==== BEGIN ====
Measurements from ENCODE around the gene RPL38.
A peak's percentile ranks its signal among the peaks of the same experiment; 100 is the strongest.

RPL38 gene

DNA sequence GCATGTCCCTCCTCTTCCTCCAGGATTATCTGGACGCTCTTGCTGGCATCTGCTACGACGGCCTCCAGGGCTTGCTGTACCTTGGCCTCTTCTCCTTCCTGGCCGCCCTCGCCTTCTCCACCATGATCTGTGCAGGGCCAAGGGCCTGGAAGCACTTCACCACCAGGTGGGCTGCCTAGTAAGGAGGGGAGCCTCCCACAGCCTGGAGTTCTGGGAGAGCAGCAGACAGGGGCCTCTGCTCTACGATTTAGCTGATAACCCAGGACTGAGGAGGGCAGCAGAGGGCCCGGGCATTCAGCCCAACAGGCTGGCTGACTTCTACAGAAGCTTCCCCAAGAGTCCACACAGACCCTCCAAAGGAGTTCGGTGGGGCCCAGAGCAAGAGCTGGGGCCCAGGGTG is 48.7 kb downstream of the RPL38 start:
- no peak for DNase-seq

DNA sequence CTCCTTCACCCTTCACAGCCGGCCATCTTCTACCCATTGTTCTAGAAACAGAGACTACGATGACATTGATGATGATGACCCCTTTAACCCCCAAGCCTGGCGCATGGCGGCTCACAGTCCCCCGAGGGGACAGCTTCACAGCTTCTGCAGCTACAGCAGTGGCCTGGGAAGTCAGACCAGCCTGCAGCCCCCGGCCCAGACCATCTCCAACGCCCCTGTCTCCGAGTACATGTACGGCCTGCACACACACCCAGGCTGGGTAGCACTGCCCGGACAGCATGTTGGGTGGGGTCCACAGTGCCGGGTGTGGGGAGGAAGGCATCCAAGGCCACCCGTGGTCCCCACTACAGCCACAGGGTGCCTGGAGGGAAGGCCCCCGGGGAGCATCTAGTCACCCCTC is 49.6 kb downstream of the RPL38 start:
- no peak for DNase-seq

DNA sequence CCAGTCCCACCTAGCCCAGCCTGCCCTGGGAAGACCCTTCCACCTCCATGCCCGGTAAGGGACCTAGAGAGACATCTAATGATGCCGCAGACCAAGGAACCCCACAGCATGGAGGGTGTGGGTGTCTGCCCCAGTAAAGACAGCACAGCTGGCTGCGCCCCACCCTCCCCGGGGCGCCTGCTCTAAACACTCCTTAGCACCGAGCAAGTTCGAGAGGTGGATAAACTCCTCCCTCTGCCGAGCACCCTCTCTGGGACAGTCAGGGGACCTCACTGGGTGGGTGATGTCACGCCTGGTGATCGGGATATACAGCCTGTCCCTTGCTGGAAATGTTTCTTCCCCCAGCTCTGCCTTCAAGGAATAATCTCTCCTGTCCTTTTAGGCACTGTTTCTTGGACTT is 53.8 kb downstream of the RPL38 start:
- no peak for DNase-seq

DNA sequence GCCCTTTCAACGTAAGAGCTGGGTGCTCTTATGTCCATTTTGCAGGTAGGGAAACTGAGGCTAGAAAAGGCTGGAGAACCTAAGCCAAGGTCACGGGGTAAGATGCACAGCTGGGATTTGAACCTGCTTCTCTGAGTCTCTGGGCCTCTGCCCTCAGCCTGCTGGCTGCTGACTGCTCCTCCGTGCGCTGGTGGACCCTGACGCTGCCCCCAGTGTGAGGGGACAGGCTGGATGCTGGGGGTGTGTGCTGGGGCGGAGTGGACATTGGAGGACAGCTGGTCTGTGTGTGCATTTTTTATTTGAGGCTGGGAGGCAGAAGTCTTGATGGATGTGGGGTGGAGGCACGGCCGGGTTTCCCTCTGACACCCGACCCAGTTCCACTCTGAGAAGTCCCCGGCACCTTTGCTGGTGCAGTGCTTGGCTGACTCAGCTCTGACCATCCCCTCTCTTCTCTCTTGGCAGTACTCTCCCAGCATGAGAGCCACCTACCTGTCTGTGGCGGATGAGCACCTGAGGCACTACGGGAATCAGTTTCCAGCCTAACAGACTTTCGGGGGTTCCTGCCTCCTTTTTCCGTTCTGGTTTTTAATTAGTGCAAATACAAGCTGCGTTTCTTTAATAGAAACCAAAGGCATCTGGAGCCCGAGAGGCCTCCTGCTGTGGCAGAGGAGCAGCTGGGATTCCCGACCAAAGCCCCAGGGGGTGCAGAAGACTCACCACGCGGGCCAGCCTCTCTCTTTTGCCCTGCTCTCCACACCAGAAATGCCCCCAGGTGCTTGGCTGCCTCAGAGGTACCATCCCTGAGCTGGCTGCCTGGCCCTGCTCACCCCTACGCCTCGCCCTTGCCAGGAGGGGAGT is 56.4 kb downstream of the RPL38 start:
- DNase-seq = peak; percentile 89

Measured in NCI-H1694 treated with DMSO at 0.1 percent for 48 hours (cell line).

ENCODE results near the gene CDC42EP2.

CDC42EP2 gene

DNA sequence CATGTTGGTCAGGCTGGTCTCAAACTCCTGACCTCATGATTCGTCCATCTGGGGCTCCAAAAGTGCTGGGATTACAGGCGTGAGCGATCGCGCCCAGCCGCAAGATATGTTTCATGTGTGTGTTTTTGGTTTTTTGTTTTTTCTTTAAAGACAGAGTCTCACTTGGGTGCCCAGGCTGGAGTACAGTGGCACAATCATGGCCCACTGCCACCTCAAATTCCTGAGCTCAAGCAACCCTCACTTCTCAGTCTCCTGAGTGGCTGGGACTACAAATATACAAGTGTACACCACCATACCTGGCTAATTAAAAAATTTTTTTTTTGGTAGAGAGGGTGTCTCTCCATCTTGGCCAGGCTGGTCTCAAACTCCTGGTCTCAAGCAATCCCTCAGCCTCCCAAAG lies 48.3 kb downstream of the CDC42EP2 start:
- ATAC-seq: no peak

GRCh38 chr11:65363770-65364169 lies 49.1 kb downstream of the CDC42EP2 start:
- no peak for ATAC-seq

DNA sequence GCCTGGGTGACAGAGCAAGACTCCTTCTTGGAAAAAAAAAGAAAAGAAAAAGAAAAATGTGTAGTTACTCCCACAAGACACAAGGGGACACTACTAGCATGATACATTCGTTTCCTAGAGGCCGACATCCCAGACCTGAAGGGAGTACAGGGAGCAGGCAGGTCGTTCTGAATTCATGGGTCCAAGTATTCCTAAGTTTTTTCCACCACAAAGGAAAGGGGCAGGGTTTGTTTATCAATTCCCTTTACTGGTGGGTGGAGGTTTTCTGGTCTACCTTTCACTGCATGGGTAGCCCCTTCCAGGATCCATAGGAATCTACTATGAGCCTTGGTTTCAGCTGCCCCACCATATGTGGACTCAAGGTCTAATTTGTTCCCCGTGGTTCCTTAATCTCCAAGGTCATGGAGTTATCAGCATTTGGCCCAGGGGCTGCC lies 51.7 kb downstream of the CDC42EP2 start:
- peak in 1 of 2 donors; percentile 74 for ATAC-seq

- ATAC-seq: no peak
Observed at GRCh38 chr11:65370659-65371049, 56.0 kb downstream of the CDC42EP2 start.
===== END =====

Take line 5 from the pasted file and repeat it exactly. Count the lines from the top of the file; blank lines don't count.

- no peak for DNase-seq